By Cyndia Susan Clegg
Among 1625 and 1640, a particular cultural information of censorship emerged, which finally led the lengthy Parliament to impose drastic alterations in press keep an eye on. The tradition of censorship addressed during this learn is helping to give an explanation for the divergent ancient interpretations of Caroline censorship as both draconian or benign. Such contradictions transpire as the Caroline regime and its critics hired related rhetorical recommendations that relied on the language of orthodoxy, order, culture, and legislation, yet to accomplish varied ends. development on her earlier reviews on press censorship in Elizabethan and Jacobean England, Cyndia Clegg scrutinizes all facets of Caroline print tradition: publication construction in London, the schools, and at the Continent; licensing and authorization practices in either the Stationers' corporation and one of the ecclesiastical licensers; circumstances ahead of the courts of excessive fee and megastar Chamber and the Stationers' Company's courtroom of Assistants; and alternate law.
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Extra resources for Press Censorship in Caroline England
In the Registers, pre-print approbation by ecclesiastical or government officials is either not specifically named or is referred to as ‘‘authority,’’ as may be seen in this October 30, 1587 entry on John Harrison’s behalf:144 ‘‘Receaved of him for printynge three bokes of Colloquies concernyne shooting in great ordonance and small peeces . . ’’ The court of Assistants’ judgments also distinguished between the company’s ‘‘licence’’ and the approval by authority. ’’146 Given this usage, it is problematic to accept Loewenstein’s ‘‘license’’ as referring to official approbation and ‘‘entry’’ as the record of ownership.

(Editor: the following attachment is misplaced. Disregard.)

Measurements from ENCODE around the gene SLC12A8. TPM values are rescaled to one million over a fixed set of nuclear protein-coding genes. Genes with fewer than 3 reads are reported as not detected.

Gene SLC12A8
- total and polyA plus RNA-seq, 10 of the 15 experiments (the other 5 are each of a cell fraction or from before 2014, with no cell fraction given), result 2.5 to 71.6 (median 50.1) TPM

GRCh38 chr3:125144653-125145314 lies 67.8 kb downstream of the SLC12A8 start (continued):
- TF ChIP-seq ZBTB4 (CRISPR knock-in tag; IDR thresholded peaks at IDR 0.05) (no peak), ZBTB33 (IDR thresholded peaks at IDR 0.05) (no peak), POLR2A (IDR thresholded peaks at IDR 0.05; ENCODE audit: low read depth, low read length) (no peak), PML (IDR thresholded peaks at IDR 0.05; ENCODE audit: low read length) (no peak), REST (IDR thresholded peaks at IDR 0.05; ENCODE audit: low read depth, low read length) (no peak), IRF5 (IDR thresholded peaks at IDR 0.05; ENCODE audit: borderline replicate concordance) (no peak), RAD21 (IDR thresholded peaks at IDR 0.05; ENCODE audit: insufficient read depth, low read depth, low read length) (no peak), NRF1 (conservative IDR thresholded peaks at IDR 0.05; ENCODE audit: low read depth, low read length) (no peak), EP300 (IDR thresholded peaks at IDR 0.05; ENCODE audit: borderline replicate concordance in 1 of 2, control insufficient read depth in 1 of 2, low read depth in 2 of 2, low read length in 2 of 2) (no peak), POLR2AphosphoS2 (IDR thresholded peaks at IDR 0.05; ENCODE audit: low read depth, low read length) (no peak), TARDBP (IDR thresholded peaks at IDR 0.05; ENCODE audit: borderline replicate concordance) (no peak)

Four more, issued for printed plays, may simply have been concerned with matters of licensing protocol: John Marston’s plays, The Dutch Courtesan and The Fawne, and Shakespeare’s Troilus and Cressida were entered in the Register with the requirement that they receive ‘‘sufficient’’ authority, presumably permission from the acting company that owned the play. A like condition attached to Westward Hoe, however, may have derived from a Censorship and the law: the Caroline inheritance 35 consciousness of the furor a play with a similar title had provoked in 1605.
5). This also expands the relationship between rumor and sedition (‘‘discord between the king and people’’): rumor caused ‘‘Debates and Discords . . betwixt said Lords, or between the Lords and the Commons, which God forbid, and whereof great Peril and Mischief might come to all the Realm, and quick Subversion and Destruction of the said Realm’’ (2 Ric. II, ca. 5). The penalty for spreading rumor remained imprisonment until the rumor’s author was brought to the court. These statutes sought to quell rumor not just by punishing its authors but by detaining those who spread rumor until the author was discovered.